The task force did not pull any punches and went so far as to call for the superintendent of police to publicly acknowledge the department’s “history of racial disparity and discrimination.” Incoming police superintendent Eddie Johnson did just that, but the task force’s other suggestions such as increased oversight and improved training practices have not been acted on. Lightfoot said her administration would make those changes some of its first priorities.
This break with the current administration has rubbed some at City Hall the wrong way. Alderman Nick Sposato called Lightfoot’s decision to challenge the mayor who appointed her, the “ultimate act of betrayal.” Lightfoot said in an emailed statement that she feels no need to remain loyal to Rahm Emanuel since he has “consistently rebuffed my efforts and similar efforts by others to build a more inclusive government.”
The willingness Lightfoot has to go against her own higher-ups should not have come as a surprise to Mayor Emanuel. During her stint as the president of student government at the University of Chicago Law School, Lightfoot took on the administration in support of a fellow black female student. The student had interviewed with multinational law firm Baker McKenzie and faced questions and comments that made her deeply uncomfortable.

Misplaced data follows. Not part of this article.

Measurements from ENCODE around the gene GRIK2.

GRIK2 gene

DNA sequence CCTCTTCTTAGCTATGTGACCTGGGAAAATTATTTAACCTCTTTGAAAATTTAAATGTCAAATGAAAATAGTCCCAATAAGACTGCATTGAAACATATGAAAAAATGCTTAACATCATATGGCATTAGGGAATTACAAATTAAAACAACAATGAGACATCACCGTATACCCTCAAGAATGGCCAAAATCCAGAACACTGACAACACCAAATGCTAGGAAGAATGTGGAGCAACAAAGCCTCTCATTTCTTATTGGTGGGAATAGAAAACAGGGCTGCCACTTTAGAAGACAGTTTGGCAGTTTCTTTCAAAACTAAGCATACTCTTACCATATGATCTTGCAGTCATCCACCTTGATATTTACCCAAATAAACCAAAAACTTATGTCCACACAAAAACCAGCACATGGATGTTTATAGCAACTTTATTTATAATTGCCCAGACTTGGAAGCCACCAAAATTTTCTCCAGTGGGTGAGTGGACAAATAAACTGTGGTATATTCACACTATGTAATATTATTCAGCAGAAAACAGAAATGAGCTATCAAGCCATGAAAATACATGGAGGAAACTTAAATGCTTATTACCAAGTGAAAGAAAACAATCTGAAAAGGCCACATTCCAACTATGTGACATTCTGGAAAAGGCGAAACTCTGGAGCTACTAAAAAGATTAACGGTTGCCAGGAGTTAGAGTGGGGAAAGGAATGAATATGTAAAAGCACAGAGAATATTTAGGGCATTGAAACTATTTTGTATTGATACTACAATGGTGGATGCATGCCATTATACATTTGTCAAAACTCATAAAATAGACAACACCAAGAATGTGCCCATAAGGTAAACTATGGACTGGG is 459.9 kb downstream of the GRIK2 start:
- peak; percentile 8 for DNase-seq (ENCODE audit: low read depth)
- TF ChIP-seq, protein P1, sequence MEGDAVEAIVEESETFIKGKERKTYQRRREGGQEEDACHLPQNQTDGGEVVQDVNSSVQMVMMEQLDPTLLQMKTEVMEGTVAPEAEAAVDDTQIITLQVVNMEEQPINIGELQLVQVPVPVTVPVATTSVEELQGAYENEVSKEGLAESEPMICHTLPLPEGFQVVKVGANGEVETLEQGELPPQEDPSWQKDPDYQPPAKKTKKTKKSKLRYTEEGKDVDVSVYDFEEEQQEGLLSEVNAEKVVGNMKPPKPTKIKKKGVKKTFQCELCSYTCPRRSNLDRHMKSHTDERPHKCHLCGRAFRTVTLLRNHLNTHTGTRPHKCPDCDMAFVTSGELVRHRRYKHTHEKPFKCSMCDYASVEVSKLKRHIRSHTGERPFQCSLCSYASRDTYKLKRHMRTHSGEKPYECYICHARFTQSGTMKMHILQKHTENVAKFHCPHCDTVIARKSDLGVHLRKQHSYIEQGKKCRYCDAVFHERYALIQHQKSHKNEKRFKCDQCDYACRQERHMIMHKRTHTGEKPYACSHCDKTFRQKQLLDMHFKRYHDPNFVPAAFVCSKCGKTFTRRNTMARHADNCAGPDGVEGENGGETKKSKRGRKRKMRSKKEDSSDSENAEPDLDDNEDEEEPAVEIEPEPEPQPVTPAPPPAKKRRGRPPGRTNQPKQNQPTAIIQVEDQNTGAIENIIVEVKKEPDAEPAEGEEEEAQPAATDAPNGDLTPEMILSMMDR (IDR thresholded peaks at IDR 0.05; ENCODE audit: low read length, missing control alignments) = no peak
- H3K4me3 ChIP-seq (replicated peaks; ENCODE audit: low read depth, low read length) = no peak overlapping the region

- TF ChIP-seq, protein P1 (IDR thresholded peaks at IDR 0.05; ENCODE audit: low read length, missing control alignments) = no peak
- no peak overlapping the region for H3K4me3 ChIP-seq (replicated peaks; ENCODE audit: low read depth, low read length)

“She tells this idiot that she interviews with that she likes to golf, and he’s shocked,” Lightfoot said. “He says, ‘Well, I guess there aren’t many black people who golf because there aren’t that many golf courses in the ghetto,’ and it went downhill from there.”
With full knowledge of their status as a major donor to the school, Lightfoot used her position to bar Baker McKenzie from interviewing with U Chicago students.
Lightfoot’s lived experience as an African-American, a woman and a member of the LGBTQ community have given her a perspective she applies to all the work she does.
“My sense of justice and my sense of equity and inclusion is very well developed and I’m not going to stand on the sidelines when bad things happen,” she said. “I’m the kind of person that jumps into the fray and tries to lead.”
The G Word
The third priority of the Lightfoot campaign is combatting the housing injustice she has seen throughout the near northwest side. She has lived in Logan Square for almost 14 years and in Bucktown and Wicker Park for “another six or seven.” In that time she has seen the area transform in positive and negative ways as new businesses, families and individuals move in. Gentrification has been hitting Logan Square hard recently, noticeable by the many apartment complexes going up and opening their leasing doors.